Good grief there was a lot of puffed-up wailing from certain regions of the Bullyland yesterday.
Early last week our colleagues in harm reduction – Action on Smoking and Health – on being alerted to the existence of a spoof twitter account (@tobaccotacticss) photoshopping their copyrighted material (to make tobacco control groups look like they operate to some dastardly evil, underhand agenda) politely requested the offending content be removed. Yesterday their complaint successfully resulted in the account being suspended. Well, the howls of outrage! The snorts of umbrage! You’d be forgiven for thinking we were in Soviet Russia listening to the righteous cries of dissidents bludgeoned into silence by the iron fist of totalitarian repression (which is indeed what a lot of silly people were comparing it to).
Nonsense. Why? Two words: power-relations.
The thing is, to be classed as satire you need to be punching up at the powerful – say, Big Tobacco – not down at the powerless – say, groups trying to reign in the powers of Big Tobacco. You might call this Satire 101. Get this basic power-relationship wrong and, sorry to say, what you’re doing is no more noble and liberating than the most abject bullying and, more importantly, no more subject to freedom-of-speech type protection than that sort of nasty behaviour either.
However, we mustn’t crow too loudly, as much as we’d like to. Since it began in 2006 Twitter has been the outlet of choice for many genuinely satirical barks at authority from people genuinely tweeting truth to power and it would be a crime if these dunderheads wrong-footed Twitter into clamping down indiscriminately (and we cheered it along).
Early last year for example, the platform was stormed by two brilliant spoof accounts pretending to emanate from newly formed energy lobbying group ‘Powerline’, lobbing such gems at us as:
Proper satire done well, as the above so brilliantly demonstrates, is always a weapon against the bullies and it must be allowed to flourish as widely as possible. Life-enhancing, wrong-righting, power-redistributing and joyous for all the right reasons, good satire lodges in your heart like good music. This is why, like certain songs from our youth, most of us can often recall the first time we ever experienced it.
My first memory of the liberating thwack of satire was when I was, I guess, about 10 years old, on break, situated up one corner of my new (grammar) school’s long and grim grey yard. Barracked and shoved all morning by a particularly irritable character, with the tacit approval of perhaps sixty or seventy other pupils—for, astonishingly, being so impertinent as to suggest this moomin might be better off occasionally eating some fruit instead of his interminable break-time pork scratchings—my friend Thomas, (we’d transferred from Charterhouse at exactly the same time) decided to get his own back on the oaf with his own version of an elbow to the ribs. “Just before you do that again,” he said, jerking his shoulder back to avoid another shove, eyebrow raised above a slightly glinting eye, “have you ever heard of Zeno’s paradox?”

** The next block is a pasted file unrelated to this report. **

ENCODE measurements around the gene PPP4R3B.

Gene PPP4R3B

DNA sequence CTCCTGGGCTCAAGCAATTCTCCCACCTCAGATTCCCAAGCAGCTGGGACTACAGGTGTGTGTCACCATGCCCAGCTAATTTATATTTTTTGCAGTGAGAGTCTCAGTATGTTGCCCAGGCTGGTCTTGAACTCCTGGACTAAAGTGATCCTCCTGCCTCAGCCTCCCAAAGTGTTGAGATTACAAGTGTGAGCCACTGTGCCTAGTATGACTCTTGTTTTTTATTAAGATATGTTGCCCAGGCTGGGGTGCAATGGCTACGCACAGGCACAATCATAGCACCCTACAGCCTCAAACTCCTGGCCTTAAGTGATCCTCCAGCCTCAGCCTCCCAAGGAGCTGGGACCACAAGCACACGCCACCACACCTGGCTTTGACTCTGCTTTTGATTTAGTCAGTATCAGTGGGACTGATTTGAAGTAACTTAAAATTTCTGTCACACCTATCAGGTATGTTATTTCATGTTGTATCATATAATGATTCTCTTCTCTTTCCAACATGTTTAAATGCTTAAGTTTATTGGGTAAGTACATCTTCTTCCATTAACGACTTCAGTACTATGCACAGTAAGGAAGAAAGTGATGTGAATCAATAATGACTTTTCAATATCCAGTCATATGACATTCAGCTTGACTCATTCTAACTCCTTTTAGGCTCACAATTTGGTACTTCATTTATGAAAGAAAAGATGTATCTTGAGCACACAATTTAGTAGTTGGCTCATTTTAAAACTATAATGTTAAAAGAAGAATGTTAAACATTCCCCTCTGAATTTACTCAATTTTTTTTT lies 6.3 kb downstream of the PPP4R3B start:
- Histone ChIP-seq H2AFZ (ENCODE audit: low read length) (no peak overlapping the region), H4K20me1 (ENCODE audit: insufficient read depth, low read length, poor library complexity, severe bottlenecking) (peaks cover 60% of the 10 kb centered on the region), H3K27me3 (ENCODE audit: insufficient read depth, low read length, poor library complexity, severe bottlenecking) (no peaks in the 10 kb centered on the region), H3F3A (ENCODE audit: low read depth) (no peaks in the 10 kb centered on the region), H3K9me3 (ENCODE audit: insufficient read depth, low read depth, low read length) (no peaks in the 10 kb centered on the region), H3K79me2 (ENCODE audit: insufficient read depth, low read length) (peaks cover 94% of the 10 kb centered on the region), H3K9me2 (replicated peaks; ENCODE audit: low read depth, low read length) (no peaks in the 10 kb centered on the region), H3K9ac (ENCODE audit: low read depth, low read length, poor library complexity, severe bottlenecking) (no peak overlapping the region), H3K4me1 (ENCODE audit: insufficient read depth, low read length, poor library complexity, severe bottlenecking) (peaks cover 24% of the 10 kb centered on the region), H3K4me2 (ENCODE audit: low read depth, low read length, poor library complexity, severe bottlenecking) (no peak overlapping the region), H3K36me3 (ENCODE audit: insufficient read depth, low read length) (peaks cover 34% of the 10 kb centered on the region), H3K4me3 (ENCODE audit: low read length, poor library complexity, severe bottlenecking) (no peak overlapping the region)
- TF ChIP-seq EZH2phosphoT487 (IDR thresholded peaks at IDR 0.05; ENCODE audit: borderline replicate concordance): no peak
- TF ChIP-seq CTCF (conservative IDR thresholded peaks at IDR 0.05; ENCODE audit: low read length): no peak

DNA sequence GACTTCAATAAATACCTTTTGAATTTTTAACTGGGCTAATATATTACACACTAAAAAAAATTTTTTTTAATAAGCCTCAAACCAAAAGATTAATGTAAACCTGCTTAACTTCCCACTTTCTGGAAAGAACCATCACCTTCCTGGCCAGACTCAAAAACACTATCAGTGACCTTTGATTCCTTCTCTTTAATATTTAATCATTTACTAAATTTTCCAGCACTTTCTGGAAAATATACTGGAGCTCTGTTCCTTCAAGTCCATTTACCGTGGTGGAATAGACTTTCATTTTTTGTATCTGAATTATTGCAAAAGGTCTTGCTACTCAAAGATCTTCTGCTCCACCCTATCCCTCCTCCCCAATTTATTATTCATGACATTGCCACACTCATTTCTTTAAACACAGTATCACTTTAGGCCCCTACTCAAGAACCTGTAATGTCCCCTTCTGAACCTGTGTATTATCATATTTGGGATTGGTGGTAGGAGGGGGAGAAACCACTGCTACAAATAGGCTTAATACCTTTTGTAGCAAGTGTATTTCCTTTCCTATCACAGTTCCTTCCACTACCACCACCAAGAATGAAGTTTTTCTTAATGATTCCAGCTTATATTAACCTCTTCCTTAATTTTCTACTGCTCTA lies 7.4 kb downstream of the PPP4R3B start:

Jones (the bully’s name), perhaps predictably, hadn’t. He had heard of zero, the number, with an ‘r’ in it, but not Zeno with an ‘n’, a confusion that provided several minutes of its own amusement but nothing in comparison to Thomas’s bulging main course. “Well,” Thomas eventually explained, “Zeno said that if you think about it, you can always divide the distance you have left to travel somewhere by two, meaning you never really arrive. So in a way, your hand never really reaches my shoulder.” Bam! As I said, the most exquisite brain-over-brawn, David-vs-Goliath moment I had ever experienced up to that point and my first proper introduction to the power of the intellect over knuckle-dragging brutality.
Five or six minutes later, on helping Thomas back up to his feet – bruised and a bit battered – we realised we’d learnt another important rule of satire which is that the powerful never cotton on straight away to the rug being pulled from under their feet, i.e. it takes a while for your victory to sink in to their small minds, but notwithstanding this fact, victory is yours if you have truth on your side.
Well, it’s the same with the Powerline satirists. Thirty five tweets barely retweeted by a handful of followers may not seem much in comparison to tobaccotactics’ hundreds of tweets endlessly retweeted by hundreds of followers, but because truth was, and is, on the Powerline-spoofers’ side, I’ll let you decide who the ultimate winners are.
How can you call Tobacco Control powerless with all the taxpayer funding they receive and the ear of government they have.
The Tobacco Control Industry are the bullies here, fighting against a legal business selling a legal product and using our looted money to do it.
It’s not about power, it’s about influence. And the tobacco control/public health lobby has a lot of influence. Come to that, it also has a lot of money – usually paid for by taxes.
From the viewpoint of the vaper and smoker on the street, ASH (in various guises), CRUK, and other tobacco control groups have one hell of a lot of influence over what happens to us.
I’m reminded of the classic class sketch with John Cleese, Ronnie Barker and Ronnie Corbett. From your point of view, vapers/smokers are Ronnie Corbett. However, times have changed and Corbett is fighting back.
I wonder if it’s deliberate design decision that you have to select the area under the comment header in order to see the text (at least in Chrome)? If not then get it sorted for goodness sake – the same is true of the notification check boxes below the comment editor.
Whoops! Sorry about that. Hopefully this is better now. Thanks for your comment.
Thanks, that’s much better
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